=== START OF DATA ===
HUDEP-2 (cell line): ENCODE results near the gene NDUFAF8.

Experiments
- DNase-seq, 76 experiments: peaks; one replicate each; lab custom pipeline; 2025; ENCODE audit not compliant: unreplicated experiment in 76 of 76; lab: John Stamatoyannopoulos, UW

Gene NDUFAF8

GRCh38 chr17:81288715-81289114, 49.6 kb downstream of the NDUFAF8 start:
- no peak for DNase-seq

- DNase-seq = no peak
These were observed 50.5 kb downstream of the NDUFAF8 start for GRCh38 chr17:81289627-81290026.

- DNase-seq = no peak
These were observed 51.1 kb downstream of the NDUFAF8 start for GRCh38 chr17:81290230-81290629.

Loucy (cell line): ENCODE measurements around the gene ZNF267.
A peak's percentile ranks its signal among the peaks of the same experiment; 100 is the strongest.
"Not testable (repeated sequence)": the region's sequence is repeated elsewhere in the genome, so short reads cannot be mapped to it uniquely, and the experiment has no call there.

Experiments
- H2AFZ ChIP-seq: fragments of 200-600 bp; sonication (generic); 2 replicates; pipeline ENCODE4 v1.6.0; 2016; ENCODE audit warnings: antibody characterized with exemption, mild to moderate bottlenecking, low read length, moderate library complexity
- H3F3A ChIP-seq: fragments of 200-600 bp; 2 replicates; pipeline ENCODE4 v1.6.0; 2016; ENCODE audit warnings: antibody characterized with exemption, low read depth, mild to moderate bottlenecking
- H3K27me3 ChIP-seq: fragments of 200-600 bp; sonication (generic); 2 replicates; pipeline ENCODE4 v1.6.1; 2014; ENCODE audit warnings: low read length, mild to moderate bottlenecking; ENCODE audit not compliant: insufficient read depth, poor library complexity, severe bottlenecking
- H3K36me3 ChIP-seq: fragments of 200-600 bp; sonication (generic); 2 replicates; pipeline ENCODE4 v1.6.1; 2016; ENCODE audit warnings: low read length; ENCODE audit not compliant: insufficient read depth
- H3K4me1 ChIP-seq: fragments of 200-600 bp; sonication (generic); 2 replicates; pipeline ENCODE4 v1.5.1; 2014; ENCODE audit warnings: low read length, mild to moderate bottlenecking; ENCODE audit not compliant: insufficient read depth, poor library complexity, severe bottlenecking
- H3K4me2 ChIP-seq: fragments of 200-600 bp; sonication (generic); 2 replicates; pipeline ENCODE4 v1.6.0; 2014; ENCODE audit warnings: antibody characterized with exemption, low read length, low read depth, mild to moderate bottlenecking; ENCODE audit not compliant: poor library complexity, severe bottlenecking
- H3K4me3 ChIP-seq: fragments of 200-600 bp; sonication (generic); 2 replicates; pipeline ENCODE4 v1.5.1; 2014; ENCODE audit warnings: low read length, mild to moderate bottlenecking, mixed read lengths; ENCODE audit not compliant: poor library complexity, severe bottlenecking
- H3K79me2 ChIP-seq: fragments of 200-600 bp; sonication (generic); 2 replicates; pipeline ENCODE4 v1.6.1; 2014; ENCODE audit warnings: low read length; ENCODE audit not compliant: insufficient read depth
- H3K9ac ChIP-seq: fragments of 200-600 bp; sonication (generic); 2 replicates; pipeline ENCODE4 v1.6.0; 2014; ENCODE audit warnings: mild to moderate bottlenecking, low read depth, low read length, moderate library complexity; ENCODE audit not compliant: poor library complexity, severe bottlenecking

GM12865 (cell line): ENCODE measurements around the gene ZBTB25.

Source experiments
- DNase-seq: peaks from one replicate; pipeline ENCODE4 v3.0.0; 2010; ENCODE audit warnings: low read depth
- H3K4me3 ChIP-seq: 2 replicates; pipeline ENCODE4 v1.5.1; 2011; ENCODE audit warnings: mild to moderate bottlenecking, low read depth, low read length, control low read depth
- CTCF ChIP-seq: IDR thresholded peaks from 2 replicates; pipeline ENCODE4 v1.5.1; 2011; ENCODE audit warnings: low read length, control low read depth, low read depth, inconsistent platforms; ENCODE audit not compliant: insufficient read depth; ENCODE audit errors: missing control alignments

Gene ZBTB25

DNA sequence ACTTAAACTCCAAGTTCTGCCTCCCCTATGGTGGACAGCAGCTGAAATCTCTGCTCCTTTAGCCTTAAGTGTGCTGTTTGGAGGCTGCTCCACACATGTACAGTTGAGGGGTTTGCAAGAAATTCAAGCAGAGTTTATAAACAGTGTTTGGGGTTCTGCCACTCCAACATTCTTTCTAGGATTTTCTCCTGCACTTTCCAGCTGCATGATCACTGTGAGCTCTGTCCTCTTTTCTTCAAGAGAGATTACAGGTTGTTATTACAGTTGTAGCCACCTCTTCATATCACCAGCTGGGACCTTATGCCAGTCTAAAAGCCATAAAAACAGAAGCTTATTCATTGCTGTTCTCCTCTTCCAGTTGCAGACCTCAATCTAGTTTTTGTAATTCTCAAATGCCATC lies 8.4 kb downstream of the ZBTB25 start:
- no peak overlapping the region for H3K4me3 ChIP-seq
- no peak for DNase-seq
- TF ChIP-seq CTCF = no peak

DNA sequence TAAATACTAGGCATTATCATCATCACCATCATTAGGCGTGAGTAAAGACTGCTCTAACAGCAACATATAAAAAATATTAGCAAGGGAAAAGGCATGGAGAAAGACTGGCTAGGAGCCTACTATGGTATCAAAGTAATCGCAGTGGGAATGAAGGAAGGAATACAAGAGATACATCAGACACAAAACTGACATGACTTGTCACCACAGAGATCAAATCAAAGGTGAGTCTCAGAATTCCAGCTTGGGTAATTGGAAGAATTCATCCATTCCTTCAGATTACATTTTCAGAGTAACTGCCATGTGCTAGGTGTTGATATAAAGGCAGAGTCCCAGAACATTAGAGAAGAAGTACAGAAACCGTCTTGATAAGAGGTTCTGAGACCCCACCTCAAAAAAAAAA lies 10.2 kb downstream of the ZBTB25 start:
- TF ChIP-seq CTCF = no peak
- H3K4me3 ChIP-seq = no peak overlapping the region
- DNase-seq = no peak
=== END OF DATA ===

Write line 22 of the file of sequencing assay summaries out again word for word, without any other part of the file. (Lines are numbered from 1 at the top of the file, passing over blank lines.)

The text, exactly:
- H3K79me2 ChIP-seq: fragments of 200-600 bp; sonication (generic); 2 replicates; pipeline ENCODE4 v1.6.1; 2014; ENCODE audit warnings: low read length; ENCODE audit not compliant: insufficient read depth